In 2009 there were 27 confirmed cases of Dengue Fever that originated in Key West, FL according to the May 21, 2010 issue of Morbidity and Mortality Weekly Report (MMWR) put out by the Center for Disease Control (CDC). Dengue Fever is one of those tropical diseases generally passed off by US physicians as exotic problems we really don’t need to think much about in the US. From 1946 until 1980 there were no diagnosed cases of Dengue felt to have been acquired in the US. Since then there have been only a few cases in areas on the Texas- US border associated with outbreaks in neighboring Mexican cities. (1)
In September 2010 a case of Dengue was diagnosed in New York City in a patient who had travelled only to Key West, FL. I very diligent and astute primary physician and an infectious disease consultant considered Dengue when a clinical picture very consistent with this disease was noted despite no history of travel to areas felt to be endemic. This was followed by numerous other cases of Key West residents and visitors.
In medical school we learned about all sorts of exotic tropical diseases. Except for one case of malaria I diagnosed as a fourth year student I have never made a diagnosis of any of these diseases. I still remember this case. I did my own thick prep and presented the case to my intern before he saw the patient, and felt pretty sharp. I didn’t tell him that the patient told me he had malaria, I just was open enough to believe him. Since then thoughts about most of these diseases have been relegated to some distant back shelf of my brain and to the occasional patient who comes in to prepare for international travel. I suspect this is the same for most US physicians. Well at least in Key West a disease not encountered in the US for decades has made enough of a presence to possibly be a reservoir of disease that could be tough to eradicate.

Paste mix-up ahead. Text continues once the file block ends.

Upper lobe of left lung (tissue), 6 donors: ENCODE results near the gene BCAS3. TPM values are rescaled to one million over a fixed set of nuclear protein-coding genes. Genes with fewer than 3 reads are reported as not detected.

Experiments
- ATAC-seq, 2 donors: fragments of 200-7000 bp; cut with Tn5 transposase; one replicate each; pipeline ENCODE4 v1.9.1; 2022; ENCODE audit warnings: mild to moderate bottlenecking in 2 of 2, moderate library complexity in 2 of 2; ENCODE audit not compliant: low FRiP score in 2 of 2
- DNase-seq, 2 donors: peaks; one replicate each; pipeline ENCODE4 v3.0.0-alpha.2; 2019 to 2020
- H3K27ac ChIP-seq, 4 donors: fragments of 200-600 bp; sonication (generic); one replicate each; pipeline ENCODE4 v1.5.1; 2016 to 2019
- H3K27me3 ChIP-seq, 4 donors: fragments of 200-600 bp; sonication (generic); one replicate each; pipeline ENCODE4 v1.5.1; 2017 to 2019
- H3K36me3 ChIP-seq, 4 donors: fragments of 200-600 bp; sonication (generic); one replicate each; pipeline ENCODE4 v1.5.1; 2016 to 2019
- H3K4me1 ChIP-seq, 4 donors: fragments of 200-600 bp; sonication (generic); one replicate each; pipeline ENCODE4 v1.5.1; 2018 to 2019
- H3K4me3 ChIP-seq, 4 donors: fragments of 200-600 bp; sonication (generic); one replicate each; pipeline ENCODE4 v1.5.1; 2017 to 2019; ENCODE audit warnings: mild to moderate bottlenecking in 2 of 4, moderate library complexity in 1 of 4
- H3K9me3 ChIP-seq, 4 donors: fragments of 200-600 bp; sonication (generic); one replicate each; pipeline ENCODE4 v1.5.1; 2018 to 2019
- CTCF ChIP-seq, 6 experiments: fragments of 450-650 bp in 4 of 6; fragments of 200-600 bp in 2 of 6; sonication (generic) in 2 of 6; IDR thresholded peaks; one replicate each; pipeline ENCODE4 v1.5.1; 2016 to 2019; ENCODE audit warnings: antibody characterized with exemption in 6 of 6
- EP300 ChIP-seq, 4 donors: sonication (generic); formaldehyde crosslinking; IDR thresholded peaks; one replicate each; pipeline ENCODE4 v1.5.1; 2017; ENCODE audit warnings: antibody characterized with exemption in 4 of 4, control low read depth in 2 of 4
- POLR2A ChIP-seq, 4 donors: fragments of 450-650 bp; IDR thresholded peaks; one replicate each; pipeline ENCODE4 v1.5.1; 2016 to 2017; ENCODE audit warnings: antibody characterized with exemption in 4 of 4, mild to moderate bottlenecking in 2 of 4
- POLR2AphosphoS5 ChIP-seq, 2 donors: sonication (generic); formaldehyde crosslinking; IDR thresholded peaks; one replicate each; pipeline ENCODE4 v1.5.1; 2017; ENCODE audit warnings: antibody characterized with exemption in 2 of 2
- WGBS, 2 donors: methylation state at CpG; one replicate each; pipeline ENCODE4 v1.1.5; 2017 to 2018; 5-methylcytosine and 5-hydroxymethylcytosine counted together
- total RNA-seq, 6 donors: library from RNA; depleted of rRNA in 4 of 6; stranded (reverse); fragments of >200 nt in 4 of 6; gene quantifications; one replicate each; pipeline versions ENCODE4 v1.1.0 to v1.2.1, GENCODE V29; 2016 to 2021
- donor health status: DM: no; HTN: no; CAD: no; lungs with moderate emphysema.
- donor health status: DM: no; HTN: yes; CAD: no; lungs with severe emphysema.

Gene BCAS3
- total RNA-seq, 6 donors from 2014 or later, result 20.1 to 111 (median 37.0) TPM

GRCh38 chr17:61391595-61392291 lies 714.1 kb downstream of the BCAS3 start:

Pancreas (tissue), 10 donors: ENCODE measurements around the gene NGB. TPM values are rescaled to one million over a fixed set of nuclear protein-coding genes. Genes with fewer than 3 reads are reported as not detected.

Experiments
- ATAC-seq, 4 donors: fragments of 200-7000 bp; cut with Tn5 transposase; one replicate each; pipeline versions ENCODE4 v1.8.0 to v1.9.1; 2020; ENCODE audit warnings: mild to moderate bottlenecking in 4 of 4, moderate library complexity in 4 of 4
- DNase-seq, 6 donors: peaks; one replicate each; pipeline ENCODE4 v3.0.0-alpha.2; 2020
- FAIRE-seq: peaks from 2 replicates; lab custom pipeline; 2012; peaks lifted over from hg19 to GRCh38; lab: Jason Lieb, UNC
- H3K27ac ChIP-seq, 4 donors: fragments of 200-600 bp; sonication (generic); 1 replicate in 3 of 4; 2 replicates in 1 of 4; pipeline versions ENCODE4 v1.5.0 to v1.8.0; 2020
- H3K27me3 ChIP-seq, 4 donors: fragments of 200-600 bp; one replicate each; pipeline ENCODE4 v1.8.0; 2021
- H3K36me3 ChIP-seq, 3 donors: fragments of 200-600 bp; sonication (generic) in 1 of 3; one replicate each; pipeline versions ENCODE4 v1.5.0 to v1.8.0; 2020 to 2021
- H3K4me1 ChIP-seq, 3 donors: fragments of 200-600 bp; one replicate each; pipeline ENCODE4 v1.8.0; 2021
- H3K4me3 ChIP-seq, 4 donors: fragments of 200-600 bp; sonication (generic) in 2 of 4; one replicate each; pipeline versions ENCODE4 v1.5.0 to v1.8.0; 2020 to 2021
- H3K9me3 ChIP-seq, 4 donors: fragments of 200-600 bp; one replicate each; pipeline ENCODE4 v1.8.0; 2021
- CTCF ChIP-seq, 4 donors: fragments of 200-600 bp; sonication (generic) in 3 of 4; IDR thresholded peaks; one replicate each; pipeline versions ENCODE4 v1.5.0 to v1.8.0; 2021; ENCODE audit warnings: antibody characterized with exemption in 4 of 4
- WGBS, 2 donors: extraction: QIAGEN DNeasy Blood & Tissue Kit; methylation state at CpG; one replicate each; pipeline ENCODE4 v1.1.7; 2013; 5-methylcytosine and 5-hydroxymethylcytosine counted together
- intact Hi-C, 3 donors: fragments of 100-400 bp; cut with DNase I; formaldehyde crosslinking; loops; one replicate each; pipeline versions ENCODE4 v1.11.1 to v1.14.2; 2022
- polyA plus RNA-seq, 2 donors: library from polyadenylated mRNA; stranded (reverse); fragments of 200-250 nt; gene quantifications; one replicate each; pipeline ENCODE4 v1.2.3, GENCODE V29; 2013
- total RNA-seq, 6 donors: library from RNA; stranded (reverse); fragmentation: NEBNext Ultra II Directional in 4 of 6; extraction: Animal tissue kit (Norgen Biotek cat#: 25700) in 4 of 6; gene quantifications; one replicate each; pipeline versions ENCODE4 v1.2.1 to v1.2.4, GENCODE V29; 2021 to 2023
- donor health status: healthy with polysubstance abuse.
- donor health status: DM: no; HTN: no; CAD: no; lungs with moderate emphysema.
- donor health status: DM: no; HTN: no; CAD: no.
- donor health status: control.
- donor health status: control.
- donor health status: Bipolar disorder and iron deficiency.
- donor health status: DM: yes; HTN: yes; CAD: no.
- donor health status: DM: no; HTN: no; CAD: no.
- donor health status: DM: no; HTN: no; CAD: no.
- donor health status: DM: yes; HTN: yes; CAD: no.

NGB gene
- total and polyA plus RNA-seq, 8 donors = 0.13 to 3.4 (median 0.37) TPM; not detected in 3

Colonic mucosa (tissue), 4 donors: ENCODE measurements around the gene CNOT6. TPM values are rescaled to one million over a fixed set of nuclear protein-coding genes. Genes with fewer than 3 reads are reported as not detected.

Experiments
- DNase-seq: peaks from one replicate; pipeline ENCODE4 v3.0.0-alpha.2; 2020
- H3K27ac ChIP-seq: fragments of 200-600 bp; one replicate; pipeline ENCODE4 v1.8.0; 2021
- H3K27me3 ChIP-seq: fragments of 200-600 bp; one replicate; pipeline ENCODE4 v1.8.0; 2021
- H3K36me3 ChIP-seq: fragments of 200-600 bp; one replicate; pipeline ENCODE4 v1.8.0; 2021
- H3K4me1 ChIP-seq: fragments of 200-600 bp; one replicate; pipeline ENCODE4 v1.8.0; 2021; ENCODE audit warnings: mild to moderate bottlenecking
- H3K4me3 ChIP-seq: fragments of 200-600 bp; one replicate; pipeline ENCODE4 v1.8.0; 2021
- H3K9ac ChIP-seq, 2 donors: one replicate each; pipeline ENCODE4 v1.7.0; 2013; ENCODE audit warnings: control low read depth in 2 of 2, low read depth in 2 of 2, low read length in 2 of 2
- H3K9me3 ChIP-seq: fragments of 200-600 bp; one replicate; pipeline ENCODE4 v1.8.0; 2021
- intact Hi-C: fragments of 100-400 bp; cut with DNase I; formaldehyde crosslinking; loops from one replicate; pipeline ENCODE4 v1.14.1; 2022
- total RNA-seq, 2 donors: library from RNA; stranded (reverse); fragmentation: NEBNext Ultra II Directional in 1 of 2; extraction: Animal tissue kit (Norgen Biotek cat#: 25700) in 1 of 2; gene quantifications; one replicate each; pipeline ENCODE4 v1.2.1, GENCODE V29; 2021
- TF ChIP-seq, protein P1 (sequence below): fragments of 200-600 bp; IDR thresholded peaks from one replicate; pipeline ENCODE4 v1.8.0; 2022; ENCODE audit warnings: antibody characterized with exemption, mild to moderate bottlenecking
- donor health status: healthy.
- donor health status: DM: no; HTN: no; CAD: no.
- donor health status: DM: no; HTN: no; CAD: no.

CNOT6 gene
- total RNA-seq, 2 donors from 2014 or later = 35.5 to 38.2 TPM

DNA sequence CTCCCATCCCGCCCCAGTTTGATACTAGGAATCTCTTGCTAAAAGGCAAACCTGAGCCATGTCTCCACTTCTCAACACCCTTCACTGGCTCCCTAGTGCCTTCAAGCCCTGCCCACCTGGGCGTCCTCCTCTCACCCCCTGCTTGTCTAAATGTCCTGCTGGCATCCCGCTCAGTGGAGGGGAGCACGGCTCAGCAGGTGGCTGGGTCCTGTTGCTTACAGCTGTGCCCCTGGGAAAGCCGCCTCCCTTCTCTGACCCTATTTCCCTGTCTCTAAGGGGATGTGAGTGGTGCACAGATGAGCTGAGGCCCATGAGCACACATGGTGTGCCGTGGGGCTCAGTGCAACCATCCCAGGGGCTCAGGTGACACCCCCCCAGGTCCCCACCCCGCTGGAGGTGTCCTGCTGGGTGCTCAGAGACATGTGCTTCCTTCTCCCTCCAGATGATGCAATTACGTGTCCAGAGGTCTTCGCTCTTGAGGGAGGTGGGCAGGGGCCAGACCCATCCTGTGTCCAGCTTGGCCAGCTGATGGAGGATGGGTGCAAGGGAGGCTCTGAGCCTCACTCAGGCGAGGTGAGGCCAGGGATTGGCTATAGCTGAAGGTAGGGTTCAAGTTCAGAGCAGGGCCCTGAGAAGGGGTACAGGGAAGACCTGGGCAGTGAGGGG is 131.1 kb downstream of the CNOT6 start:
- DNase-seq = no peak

Dengue Fever is the most prevalent mosquito born disease in the world, affecting 50-100 million persons annually. Most cases are subclinical, meaning the patient does not get sick enough to seek medical attention or even feel sick. Still about 25,000 people annually die of Dengue. Death usually occurs as a result of overwhelming hemorrhagic disease. There is no known specific treatment for Dengue, and no immunization, so prevention relies primarily on mosquito control and mosquito bite avoidance. The CDC recommends using DEET on clothing as a repellent, using long sleeved and long pant-leg clothing that are bite resistant, and screens on housing in areas where mosquito borne disease like Dengue are prevalent.
The amazing thing about the Key West outbreak is that serologic testing by the CDC shows that about 5% of Key West residents contacted Dengue virus, showing IgM antibodies (signifying recent infection) on serologic survey testing. Obviously the majority of Key West residents who were infected has subclinical infections.
In the CDC article they summarize by saying:
The timely reporting of dengue in the index patient from New York illustrates that, despite an absence of compatible travel history, clinicians throughout the United States should consider appropriate laboratory testing based upon clinical presentation. Had the index patient not been evaluated promptly and reported, the cases in Key West residents likely would not have been diagnosed. Dengue should be included in the differential diagnosis of acute febrile illnesses for patients who live in or have recently traveled to subtropical areas in the United States or to the tropics. This is particularly important when signs and symptoms such as thrombocytopenia, leukopenia, hemoconcentration, rash, or eye pain are present. Prompt reporting of suspected dengue cases to public health authorities can facilitate a coordinated response resulting in detection of locally acquired cases or helping to define new areas of transmission. Additional information regarding dengue prevention, diagnosis, and management is available at http://www.cdc.gov/dengue.